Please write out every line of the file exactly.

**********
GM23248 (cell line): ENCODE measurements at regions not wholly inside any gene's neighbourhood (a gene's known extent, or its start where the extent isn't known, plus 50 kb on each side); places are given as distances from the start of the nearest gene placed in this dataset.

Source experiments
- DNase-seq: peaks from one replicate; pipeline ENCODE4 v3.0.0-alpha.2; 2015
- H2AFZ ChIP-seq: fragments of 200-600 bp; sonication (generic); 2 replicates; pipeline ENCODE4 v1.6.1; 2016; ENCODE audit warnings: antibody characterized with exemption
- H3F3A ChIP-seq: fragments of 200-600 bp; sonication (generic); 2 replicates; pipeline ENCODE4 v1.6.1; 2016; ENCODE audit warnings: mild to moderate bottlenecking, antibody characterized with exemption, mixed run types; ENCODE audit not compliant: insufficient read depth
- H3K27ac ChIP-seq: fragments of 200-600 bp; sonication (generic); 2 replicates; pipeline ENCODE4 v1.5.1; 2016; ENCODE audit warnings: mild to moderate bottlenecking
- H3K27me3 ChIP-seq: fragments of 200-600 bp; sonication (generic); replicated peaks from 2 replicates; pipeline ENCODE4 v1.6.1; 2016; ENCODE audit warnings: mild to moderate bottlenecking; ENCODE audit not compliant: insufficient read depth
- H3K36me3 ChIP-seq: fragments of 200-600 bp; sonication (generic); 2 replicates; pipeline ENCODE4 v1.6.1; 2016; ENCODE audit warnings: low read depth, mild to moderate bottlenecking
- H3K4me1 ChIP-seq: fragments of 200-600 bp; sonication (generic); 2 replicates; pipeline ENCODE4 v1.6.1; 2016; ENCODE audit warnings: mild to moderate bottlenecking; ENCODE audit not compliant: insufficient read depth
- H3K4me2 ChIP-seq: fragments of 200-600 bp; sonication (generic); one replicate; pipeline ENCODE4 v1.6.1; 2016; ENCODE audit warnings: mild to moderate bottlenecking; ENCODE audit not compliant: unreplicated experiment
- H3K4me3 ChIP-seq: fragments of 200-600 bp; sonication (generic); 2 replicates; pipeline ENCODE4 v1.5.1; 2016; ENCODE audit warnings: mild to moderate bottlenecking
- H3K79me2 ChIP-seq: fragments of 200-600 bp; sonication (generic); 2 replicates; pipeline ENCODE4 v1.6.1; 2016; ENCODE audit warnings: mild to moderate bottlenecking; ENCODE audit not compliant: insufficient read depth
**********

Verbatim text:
GM23248 (cell line): ENCODE measurements at regions not wholly inside any gene's neighbourhood (a gene's known extent, or its start where the extent isn't known, plus 50 kb on each side); places are given as distances from the start of the nearest gene placed in this dataset.

Source experiments
- DNase-seq: peaks from one replicate; pipeline ENCODE4 v3.0.0-alpha.2; 2015
- H2AFZ ChIP-seq: fragments of 200-600 bp; sonication (generic); 2 replicates; pipeline ENCODE4 v1.6.1; 2016; ENCODE audit warnings: antibody characterized with exemption
- H3F3A ChIP-seq: fragments of 200-600 bp; sonication (generic); 2 replicates; pipeline ENCODE4 v1.6.1; 2016; ENCODE audit warnings: mild to moderate bottlenecking, antibody characterized with exemption, mixed run types; ENCODE audit not compliant: insufficient read depth
- H3K27ac ChIP-seq: fragments of 200-600 bp; sonication (generic); 2 replicates; pipeline ENCODE4 v1.5.1; 2016; ENCODE audit warnings: mild to moderate bottlenecking
- H3K27me3 ChIP-seq: fragments of 200-600 bp; sonication (generic); replicated peaks from 2 replicates; pipeline ENCODE4 v1.6.1; 2016; ENCODE audit warnings: mild to moderate bottlenecking; ENCODE audit not compliant: insufficient read depth
- H3K36me3 ChIP-seq: fragments of 200-600 bp; sonication (generic); 2 replicates; pipeline ENCODE4 v1.6.1; 2016; ENCODE audit warnings: low read depth, mild to moderate bottlenecking
- H3K4me1 ChIP-seq: fragments of 200-600 bp; sonication (generic); 2 replicates; pipeline ENCODE4 v1.6.1; 2016; ENCODE audit warnings: mild to moderate bottlenecking; ENCODE audit not compliant: insufficient read depth
- H3K4me2 ChIP-seq: fragments of 200-600 bp; sonication (generic); one replicate; pipeline ENCODE4 v1.6.1; 2016; ENCODE audit warnings: mild to moderate bottlenecking; ENCODE audit not compliant: unreplicated experiment
- H3K4me3 ChIP-seq: fragments of 200-600 bp; sonication (generic); 2 replicates; pipeline ENCODE4 v1.5.1; 2016; ENCODE audit warnings: mild to moderate bottlenecking
- H3K79me2 ChIP-seq: fragments of 200-600 bp; sonication (generic); 2 replicates; pipeline ENCODE4 v1.6.1; 2016; ENCODE audit warnings: mild to moderate bottlenecking; ENCODE audit not compliant: insufficient read depth